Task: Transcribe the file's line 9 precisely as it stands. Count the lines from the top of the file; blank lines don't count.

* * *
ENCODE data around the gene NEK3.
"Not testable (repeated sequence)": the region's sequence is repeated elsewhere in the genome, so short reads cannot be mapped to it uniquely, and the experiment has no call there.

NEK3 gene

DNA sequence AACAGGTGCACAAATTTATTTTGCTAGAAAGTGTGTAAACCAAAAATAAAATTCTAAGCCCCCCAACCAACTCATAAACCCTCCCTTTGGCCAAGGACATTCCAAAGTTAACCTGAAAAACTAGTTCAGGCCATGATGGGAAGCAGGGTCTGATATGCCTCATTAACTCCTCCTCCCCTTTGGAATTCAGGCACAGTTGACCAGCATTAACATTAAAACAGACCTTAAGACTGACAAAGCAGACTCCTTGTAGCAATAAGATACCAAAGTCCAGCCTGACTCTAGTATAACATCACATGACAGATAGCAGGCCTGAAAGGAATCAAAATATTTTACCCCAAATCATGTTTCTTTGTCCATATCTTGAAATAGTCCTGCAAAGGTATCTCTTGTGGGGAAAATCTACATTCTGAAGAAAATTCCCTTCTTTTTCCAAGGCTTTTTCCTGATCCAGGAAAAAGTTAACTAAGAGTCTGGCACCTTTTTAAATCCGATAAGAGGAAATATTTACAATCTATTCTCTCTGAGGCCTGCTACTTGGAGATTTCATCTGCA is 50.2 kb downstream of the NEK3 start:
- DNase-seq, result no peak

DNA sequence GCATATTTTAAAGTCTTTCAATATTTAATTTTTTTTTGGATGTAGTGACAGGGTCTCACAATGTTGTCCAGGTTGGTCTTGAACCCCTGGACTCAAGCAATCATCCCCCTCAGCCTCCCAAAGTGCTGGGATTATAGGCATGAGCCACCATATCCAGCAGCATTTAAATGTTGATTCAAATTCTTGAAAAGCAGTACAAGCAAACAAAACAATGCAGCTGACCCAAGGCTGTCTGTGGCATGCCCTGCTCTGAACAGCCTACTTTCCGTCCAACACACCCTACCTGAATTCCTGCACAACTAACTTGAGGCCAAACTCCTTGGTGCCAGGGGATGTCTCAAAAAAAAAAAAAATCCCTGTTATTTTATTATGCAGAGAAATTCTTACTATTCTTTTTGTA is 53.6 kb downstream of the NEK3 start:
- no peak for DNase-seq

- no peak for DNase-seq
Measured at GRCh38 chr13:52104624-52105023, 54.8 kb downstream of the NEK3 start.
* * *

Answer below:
Measured at GRCh38 chr13:52104624-52105023, 54.8 kb downstream of the NEK3 start.